The AND&OR gate is a gate which is given two inputs and returns their AND and their OR. Are circuits made only out of the AND&OR gate, without fanout, capable of doing arbitrary computations? More precisely, is polynomial time computation logspace reducible to AND&OR circuits?
If I don't misunderstand what you mean by AND&OR gate, it is basically a comparator gate which takes two input bits $x$ and $y$ and produces two output bits $x\wedge y$ and $x\vee y$. The two output bits $x\wedge y$ and $x\vee y$ are basically min$(x,y)$ and max$(x,y)$.
Comparator circuits are built by composing these comparator gates together but allowing no more fan-outs other than the two outputs produced by each gate. Thus, we can draw comparator circuits using the notations below (similarly to how we draw sorting networks).
We can define the comparator circuit value problem (CCV) as follows: given a comparator circuit with specified Boolean inputs, determine the output value of a designated wire. By taking the closure of this CCV problem under logspace reductions, we get the complexity class CC, whose complete problems include natural problems like lex-first maximal matching, stable marriage, stable roomate.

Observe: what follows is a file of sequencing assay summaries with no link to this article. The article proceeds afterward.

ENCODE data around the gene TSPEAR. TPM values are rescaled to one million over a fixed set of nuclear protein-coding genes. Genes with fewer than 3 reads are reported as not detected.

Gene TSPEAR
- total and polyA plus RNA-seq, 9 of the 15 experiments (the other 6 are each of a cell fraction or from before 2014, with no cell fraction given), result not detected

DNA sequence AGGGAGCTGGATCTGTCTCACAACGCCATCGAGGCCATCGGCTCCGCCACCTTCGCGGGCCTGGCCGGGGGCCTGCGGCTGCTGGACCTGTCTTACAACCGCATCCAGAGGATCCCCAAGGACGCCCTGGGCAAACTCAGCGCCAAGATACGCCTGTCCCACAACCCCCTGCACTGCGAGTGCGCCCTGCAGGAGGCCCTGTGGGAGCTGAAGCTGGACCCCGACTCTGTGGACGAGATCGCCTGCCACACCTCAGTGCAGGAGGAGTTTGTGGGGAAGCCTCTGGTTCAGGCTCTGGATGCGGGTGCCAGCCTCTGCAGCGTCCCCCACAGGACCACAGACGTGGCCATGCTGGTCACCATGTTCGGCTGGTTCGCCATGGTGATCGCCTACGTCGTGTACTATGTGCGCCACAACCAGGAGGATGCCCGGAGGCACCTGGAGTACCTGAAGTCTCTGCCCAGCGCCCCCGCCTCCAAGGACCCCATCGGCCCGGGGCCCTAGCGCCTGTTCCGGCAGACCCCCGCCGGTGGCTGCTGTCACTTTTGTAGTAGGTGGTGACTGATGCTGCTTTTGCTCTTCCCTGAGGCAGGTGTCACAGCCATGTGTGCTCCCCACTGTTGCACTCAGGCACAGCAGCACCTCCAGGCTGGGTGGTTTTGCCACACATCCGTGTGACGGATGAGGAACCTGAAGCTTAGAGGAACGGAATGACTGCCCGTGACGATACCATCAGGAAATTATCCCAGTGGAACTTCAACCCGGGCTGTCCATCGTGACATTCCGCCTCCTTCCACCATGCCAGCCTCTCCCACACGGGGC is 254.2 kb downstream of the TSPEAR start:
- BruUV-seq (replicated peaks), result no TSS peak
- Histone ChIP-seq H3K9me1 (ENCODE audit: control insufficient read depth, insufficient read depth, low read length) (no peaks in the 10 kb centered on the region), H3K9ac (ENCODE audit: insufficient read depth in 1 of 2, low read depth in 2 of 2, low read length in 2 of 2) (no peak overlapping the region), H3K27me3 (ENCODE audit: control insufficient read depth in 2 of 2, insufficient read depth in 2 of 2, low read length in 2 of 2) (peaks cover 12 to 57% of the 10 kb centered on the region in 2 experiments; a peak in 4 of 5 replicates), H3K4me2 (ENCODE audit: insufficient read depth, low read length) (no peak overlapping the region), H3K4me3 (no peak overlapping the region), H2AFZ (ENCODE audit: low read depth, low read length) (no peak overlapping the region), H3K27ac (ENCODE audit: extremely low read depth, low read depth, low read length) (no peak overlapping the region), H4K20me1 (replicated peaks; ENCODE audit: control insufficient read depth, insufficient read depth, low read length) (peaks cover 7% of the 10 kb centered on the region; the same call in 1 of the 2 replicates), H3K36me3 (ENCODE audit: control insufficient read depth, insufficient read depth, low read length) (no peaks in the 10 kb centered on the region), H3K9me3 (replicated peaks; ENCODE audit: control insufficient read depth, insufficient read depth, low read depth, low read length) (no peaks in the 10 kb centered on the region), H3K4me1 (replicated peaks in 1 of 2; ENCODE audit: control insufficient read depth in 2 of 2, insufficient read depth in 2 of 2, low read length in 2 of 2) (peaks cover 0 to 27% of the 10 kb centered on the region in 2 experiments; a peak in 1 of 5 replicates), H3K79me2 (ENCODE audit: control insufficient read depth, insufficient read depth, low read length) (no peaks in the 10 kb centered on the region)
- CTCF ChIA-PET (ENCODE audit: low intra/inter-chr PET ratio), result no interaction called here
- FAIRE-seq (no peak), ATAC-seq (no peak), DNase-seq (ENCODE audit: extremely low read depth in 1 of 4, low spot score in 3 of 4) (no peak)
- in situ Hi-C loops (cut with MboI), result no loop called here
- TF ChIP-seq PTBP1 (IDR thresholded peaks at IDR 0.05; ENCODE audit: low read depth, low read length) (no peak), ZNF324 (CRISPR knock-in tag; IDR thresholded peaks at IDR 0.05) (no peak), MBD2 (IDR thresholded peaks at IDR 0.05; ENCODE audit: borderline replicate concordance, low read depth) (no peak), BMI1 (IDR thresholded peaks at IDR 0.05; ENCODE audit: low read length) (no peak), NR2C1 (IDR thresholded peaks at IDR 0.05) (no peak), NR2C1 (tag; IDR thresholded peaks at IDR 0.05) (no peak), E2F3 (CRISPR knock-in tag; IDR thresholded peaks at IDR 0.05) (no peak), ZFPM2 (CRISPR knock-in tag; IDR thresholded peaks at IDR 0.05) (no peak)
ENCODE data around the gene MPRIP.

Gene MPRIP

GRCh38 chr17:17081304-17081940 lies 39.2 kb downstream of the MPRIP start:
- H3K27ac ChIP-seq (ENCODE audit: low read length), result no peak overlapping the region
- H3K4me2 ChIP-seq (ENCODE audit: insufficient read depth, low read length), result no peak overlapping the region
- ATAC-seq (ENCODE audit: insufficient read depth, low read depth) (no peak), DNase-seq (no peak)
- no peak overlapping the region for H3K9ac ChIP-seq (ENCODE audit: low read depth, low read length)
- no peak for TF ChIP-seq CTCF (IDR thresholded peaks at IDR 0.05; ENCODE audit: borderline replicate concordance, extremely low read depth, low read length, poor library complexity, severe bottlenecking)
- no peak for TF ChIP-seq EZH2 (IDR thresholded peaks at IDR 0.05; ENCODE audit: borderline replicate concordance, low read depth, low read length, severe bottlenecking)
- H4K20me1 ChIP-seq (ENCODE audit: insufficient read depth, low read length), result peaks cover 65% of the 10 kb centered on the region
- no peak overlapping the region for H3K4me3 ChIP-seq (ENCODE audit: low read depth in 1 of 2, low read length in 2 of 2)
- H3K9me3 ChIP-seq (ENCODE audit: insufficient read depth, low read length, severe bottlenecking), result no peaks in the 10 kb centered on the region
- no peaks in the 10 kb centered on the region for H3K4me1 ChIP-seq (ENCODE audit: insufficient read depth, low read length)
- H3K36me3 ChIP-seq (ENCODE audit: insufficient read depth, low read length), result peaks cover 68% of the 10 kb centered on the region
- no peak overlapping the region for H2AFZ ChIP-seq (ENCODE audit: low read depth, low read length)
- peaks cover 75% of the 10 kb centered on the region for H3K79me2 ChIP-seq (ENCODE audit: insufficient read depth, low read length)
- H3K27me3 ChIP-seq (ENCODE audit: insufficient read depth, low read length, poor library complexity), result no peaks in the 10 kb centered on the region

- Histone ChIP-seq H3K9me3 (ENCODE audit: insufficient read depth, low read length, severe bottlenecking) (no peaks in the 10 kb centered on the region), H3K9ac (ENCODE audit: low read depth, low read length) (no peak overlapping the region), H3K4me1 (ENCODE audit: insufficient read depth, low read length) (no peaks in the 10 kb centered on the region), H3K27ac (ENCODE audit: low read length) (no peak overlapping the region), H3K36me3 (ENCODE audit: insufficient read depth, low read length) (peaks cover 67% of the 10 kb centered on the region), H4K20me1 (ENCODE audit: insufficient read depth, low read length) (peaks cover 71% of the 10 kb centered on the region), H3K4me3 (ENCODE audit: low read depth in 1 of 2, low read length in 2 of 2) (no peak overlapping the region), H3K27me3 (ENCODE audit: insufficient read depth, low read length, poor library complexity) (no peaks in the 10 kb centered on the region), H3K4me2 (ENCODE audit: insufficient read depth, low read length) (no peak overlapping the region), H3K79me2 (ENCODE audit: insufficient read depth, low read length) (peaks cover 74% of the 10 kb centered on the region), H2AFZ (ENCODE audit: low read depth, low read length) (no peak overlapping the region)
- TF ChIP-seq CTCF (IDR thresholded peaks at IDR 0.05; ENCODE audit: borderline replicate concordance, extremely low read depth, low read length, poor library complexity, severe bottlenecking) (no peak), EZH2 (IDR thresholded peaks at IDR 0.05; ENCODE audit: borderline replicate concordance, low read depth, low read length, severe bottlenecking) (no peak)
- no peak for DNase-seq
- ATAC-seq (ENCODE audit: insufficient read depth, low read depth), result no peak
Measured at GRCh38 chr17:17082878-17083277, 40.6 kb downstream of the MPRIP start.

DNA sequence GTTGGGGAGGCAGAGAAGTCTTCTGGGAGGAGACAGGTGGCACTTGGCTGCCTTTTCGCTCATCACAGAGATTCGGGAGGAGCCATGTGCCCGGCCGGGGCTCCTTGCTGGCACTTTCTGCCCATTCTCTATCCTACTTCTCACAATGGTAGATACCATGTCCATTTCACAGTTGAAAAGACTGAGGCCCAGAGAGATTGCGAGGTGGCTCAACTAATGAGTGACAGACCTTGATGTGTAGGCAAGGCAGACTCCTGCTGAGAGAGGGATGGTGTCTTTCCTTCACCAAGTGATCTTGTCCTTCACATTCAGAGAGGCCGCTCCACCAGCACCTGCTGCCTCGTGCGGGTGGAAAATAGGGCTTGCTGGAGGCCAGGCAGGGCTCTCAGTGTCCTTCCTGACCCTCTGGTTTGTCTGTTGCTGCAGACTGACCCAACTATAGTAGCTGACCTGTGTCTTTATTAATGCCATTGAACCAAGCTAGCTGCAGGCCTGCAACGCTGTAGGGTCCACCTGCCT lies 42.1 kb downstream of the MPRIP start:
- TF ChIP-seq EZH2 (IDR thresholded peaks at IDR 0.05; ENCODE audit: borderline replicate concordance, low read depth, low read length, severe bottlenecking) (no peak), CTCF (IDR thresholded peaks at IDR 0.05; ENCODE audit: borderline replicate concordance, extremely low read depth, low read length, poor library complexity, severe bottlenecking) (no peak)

In this recent paper, Steve Cook, Yuval Filmus and I showed that even when we use AC$^0$ many-one closure, we still get the same class CC. To the best of our knowledge at this point, NL $\subseteq$ CC $\subseteq$ P. In our paper, we provided evidence that CC and NC are incomparable (so that CC is a proper subset of P), by giving oracle settings where relativized CC and relativized NC are incomparable. We also gave evidence that CC and SC are incomparable.
(the answer is not eligible because it refers to separate AND, OR gates without fan out restriction)
The following article is on topic: Majority-Vote Cellular Automata, Ising Dynamics, and P-Completeness
We show that in three or more dimensions these systems can simulate Boolean circuits of AND and OR gates, and are therefore P-complete. That is, predicting their state t time-steps in the future is at least as hard as any other problem that takes polynomial time on a serial computer.
The Monotone Circuit Value problem, where AND and OR gates are allowed but NOT gates are not, is still P-complete for the following reason: using De Morgan’s laws (...), we can shift negations back through the gates until they only affect the inputs themselves. Thus any Circuit Value problem can be converted to a Monotone Circuit Value problem with some of the inputs negated. This kind of conversion, from an instance of one problem to an instance of another, is called a reduction.